Tuesday, October 2, 2012

Well, There Were Moments When

When people think about The Shangri-Las, the 60s girl group, they probably think of pastel confections such as “The Leader of the Pack,” with its corny motorcycle sound effects, or even odes to teenage melodrama such as “Give Us Your Blessings,” in which tragedy climaxes with the simultaneous deaths of the protagonists. But some unfortunate souls may not know that this group performed some cool, progressive work during its run, and one of the standouts is “Past / Present / Future,” a spoken word piece paired with “Moonlight Sonata.” The Shangri-Las released “Past / Present / Future” in 1966, which Mad Men taught us was the same year that The Beatles released Revolver, so you shouldn’t be surprised to learn that other groups began venturing into experimental territory, but the girls in The Shangri-Las were still teens in 1966, so their plunge into the bizarre maybe seems a little more daring.

Here’s the track. You might at first think it’s hokey, but give a listen all the way through. You may end up somewhere darker than where you began.

Keeping in mind that the girls were all still in their teens when the song came out, it’s discomforting how the song allows you to project all manner of horrendous situations onto the narrator. She’s talking about something bad, yes, but she offers no details, so her trauma can be however awful your imagination wants to make it.

So there’s that. But there is also a second reason I love this song: It’s kind of hilarious if you imagine it being just one side of a conversation of some poor guy’s date with a batshit crazy woman. I’ve thought this for years, to the point that when “Past / Present / Future” starts playing on my iPod — and yes, I have this song on my iPod — I can actually time it about right where I play the part of the guy on the date and squeeze my lines in between the ones in the actual song.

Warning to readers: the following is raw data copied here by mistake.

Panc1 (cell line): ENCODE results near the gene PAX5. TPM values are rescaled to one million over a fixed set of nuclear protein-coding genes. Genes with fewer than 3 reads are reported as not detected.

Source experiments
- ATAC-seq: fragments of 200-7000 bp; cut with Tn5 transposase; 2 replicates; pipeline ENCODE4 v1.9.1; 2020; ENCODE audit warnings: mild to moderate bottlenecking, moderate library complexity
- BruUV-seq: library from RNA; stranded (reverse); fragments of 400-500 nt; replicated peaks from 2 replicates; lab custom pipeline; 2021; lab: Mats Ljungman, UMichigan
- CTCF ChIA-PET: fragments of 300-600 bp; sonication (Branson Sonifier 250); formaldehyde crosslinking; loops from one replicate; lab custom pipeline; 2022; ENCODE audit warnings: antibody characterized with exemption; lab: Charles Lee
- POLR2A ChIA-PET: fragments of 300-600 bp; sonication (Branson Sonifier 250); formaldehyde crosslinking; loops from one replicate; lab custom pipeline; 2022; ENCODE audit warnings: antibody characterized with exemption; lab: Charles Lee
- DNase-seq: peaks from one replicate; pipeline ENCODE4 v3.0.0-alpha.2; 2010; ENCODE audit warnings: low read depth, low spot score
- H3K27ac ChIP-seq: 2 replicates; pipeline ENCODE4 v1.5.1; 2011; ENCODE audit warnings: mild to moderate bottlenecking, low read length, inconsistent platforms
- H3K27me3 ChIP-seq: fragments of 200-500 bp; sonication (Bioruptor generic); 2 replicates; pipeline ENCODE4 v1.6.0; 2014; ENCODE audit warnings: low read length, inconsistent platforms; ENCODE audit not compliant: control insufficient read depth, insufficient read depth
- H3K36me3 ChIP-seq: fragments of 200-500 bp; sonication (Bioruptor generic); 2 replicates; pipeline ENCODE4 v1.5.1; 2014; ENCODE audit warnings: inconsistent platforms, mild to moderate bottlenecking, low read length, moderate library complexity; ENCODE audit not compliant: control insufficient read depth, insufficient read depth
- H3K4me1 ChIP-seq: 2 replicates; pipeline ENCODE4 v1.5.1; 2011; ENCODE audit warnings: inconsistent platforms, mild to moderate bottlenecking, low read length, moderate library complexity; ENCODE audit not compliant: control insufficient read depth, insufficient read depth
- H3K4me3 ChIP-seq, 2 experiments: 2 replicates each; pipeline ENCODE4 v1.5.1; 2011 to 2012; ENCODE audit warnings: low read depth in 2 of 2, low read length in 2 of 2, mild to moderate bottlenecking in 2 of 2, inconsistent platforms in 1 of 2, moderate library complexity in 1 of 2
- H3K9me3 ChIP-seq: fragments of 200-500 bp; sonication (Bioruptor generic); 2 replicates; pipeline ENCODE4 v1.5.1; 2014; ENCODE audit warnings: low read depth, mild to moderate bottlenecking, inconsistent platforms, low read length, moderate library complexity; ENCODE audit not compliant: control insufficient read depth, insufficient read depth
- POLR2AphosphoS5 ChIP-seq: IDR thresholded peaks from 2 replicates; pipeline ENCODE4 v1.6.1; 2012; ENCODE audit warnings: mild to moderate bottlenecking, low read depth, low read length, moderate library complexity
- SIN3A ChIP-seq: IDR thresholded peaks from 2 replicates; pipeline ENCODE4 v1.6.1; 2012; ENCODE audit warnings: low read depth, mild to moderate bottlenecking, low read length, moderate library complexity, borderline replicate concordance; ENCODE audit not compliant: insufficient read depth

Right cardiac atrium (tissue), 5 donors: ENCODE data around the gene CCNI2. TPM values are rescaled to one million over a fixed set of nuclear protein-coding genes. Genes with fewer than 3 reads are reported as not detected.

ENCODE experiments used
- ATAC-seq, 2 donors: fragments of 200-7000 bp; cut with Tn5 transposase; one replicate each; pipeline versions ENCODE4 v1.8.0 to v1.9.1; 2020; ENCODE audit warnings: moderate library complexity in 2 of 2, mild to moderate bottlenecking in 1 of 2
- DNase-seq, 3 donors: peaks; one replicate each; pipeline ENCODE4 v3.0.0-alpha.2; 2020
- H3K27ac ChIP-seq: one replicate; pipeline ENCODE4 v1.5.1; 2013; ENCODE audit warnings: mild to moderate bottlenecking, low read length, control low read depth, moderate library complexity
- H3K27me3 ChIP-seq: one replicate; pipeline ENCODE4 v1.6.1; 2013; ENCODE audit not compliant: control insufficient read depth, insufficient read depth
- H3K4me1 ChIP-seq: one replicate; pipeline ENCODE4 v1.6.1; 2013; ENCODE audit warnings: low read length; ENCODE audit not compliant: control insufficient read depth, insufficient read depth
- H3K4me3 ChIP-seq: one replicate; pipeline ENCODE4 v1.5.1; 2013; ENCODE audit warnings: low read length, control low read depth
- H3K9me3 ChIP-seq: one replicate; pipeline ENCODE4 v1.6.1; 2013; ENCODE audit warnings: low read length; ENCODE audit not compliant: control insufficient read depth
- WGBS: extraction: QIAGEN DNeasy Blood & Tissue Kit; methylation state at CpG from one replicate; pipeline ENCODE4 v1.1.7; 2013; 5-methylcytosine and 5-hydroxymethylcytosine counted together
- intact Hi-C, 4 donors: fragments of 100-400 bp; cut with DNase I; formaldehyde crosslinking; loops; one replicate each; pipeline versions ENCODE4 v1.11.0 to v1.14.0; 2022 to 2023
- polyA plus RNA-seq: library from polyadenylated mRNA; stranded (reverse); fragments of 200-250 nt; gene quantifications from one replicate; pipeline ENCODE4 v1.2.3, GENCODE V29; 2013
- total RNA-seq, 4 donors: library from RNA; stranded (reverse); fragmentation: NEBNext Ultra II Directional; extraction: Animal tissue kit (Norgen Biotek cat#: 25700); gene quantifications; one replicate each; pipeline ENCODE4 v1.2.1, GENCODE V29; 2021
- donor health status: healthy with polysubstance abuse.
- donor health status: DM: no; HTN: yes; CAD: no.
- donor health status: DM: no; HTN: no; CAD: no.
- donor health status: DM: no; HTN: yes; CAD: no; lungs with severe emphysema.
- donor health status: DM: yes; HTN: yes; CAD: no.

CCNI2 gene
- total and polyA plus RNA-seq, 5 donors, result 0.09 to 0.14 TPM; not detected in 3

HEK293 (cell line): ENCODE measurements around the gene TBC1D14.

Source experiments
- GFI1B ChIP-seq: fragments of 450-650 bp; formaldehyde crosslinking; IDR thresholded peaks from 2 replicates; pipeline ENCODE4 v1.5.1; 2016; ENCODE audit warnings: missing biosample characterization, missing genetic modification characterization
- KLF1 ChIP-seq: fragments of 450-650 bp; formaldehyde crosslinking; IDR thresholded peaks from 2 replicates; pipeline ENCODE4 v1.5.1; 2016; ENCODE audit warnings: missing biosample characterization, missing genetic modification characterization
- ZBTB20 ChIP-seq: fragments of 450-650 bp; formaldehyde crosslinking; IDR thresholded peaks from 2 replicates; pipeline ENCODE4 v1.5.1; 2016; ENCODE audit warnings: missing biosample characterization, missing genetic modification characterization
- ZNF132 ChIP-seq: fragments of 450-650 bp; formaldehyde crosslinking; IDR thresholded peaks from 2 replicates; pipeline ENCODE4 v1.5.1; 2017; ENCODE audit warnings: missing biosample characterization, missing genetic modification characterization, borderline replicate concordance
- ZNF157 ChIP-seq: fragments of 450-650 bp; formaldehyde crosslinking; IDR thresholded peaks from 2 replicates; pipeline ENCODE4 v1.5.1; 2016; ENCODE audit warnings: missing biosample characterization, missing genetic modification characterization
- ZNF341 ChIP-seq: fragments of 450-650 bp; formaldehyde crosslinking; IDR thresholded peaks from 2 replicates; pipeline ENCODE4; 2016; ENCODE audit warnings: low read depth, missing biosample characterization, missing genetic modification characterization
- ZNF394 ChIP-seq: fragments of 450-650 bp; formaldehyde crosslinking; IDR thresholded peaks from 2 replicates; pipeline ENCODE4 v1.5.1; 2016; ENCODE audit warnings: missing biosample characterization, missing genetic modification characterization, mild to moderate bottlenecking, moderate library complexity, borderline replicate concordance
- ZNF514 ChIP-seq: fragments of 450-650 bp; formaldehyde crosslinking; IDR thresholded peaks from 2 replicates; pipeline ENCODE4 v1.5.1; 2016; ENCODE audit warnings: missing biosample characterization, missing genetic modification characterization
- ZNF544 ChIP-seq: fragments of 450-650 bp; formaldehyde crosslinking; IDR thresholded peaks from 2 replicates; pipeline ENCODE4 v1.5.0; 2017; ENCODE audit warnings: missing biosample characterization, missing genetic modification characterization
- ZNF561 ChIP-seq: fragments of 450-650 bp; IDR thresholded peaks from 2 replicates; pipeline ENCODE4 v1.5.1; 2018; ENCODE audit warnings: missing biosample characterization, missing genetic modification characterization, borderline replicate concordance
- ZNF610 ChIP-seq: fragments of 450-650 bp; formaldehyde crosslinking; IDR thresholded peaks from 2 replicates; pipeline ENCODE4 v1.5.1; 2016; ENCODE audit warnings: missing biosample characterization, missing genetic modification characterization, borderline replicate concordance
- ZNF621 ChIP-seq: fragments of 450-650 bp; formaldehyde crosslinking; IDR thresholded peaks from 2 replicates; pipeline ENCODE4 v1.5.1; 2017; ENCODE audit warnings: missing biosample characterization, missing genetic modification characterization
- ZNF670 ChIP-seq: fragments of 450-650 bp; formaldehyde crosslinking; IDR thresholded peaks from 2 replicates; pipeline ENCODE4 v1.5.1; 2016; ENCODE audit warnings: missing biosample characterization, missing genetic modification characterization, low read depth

And here is what that sounds like, more or less. (Shangi-Las on the left, me on the right.)

[Past. Past.] Well, now let me tell you about the past.

Oh, great. I actually didn’t know that much about —

The past is filled with silent joys and broken toys, laughing girls and teasing boys.

That’s, um, expressive.

Was I ever in love? I called it love. I mean, it felt like love.

I actually hadn’t asked that.

There were moments when. Well… There were moments when.

Is there someone I should be calling?


Do you also hear people speaking in unison?

Go out with you? Why not?

What? We’ve been at the restaurant for, like, twenty minutes.

Do I like to dance? Of course.

I definitely did not bring up dancing.

Take a walk along the beach tonight? I'd love to.

We’re in Ohio. Do you know we’re in Ohio right now?

But don't try to touch me. Dont try to touch me.

Waiter! Check please!

Because that will never happen again.

Believe me — we’re good.

Shall we dance?

I don’t think I — oh, okay, you’re kind of going on of your own there, twirling.

[Future] Tomorrow? Well, tomorrow’s a long way off.

I actually cannot wait for tomorrow.

Maybe someday I'll have somebodys hand.

Like, you’re going to cut off someone’s hand?

Maybe somewhere someone will understand.

Like, a doctor?

You know I used to sing, “A tisket, a tasket, a green-and-yellow basket.”

Hey. Hey! Waiter!

Im all packed up and I'm on my way and Im gonna fall in love.

That’s why you brought a suitcase, I guess.

But at the moment it doesnt look good.

Wow. No, it does not.

At the moment it will never happen again. I dont think it will ever happen again.

[Lights dim but do no go completely dark. The actors remain frozen on stage. 
Eventually, the audience decides for themselves that it’s time to go.]

And that, my friends, is everything I have to say about The Shangri-Las’ “Past / Present / Future.”

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